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Sergeant George MacIsaac Jr.

F Company, 2nd Battalion, 8th Cavalry Regiment

Sgt. George MacIsaac Jr. grew up in the centuries-old town of Woburn, MA. One of the original colonial settlements, Woburn became a pillar of Massachusetts over its over 200-years of existence. It sent many of her sons to battle and of them, many returned in a humble coffin. One of them was MacIsaac.

MacIsaac enlisted into the army on August 14th, 1950, joining F Company, 8th Cavalry Regiment in early April of 1951, one of the much-needed replacements the 1st Cavalry Division received. On April 22nd, the Chinese Spring Offensive of 1951 kicked off with 350,000 Chinese soldiers engaging the UN front line. The entire division was moved into a defensive, Line Golden, just north of Seoul on April 28th. MacIsaac marched up the Korean Peninsula with the rest of the regiment, moving from phase line to phase line, constantly pursuing the Chinese into North Korea. On August 18th, 2nd Battalion, 8th Cavalry Regiment was tasked with taking Hill 272, a Chinese stronghold north of Line Wyoming. Sgt. MacIsaac led his men up the slopes under intense rifle and machinegun fire, ascending and descending twice. On the third assault, the hill was taken.

Click on a photo in this slideshow for a closer look or click on the arrows at the edges of the slideshow to look through the photos.

Sgt. MacIsaac's final taste of combat was in the little-remembered combat fought in Operation Commando. Operation Commando was an American-planned limited offensive to try and alleviate some of the combat being fought at Bloody Ridge and The Punch Bowl further east. This offensive also came with the acute need to prevent a huge Communist supply buildup, which could have resulted in another large-scale offensive against the UN forces. Line Jamestown, the UN designation for the Chinese front line, was the designated target, running from the Imjin River to a bit west of Chorwon. 

The Chinese were well dug in, with huge amounts of supply and men available to hold out with. The attack began at 6 AM, October 3rd with the 8th Cavalry in reserve along Line Wyoming. The 5th Cavalry Regiment took the left flank and the 7th Cavalry Regiment the right flank as they advanced. The Chinese had erected huge, sprawling bunkers covered in as much as 15 feet of logs and earthworks with trench networks stringing them together on each of the mountainsides. On October 5th, the 8th Cavalry Regiment moved up to the right flank, securing Hill 418.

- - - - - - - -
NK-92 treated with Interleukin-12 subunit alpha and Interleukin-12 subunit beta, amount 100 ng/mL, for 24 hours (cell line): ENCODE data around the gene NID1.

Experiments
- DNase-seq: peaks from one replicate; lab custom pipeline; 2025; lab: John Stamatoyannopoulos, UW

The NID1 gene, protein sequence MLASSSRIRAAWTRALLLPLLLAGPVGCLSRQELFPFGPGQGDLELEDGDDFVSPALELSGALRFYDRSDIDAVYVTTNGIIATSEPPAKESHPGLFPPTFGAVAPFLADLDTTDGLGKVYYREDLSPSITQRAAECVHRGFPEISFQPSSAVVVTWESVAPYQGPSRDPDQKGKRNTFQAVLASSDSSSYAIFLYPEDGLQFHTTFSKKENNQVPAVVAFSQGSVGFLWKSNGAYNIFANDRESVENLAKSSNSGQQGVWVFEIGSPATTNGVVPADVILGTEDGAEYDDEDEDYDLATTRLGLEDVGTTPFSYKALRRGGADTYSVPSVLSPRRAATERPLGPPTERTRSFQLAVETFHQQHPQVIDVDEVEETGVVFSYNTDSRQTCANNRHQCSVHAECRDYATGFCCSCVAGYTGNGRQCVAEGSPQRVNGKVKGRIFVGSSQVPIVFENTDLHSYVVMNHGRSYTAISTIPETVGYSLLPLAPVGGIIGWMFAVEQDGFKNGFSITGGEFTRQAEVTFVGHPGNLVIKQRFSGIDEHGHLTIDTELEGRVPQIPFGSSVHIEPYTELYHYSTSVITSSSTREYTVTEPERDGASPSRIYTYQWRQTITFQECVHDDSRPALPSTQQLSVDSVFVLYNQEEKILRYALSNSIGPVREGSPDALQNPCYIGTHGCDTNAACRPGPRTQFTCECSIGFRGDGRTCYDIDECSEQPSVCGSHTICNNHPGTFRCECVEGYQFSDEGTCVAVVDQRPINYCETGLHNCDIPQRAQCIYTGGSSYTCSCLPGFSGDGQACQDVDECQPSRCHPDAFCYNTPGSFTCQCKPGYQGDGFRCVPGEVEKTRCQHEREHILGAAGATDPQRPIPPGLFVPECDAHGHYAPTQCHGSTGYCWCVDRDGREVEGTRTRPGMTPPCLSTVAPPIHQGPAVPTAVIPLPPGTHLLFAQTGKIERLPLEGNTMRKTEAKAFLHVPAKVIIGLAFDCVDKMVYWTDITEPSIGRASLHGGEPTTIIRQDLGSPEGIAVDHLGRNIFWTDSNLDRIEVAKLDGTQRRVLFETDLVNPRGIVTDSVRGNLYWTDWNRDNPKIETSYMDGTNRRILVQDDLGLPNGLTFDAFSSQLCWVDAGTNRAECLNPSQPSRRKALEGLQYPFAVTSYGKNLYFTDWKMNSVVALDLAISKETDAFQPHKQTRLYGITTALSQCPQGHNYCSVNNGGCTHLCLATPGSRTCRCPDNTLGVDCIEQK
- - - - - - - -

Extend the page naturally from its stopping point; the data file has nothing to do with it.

Four days later, with the Chinese beginning to crack, Sgt. MacIsaac was killed in action. While moving up a slope in the vicinity of Hill 346, MacIsaac's squad was pinned down by intense weapon fire. In the true spirit of heroism, he stood up and exposed himself to the Chinese bullets multiple times, encouraging his men to move forward and take the hill. He spotted targets for them and called on each one to continue the assault. It was while he stood tall in the face of the enemy that a bullet found its mark and mortally wounded the young man from Woburn. For his actions on October 9th, he earned the Silver Star Medal.



  • Korean War Casualty File, 2/13/1950 - 12/31/1953, 1950,

  • Appleman, Roy E. South to the Naktong: North to the Yalu: June-November 1950. Office of the Chief of Military History Dept. of the Army, 1961.

  • The First Team: The First Cavalry Division in Korea, 18 July 1950-18 January 1952. Turner Pub. Co., 1994.

  • Head Quarters, 1st Cavalry Division, General Orders No. 347 (1951), 1951

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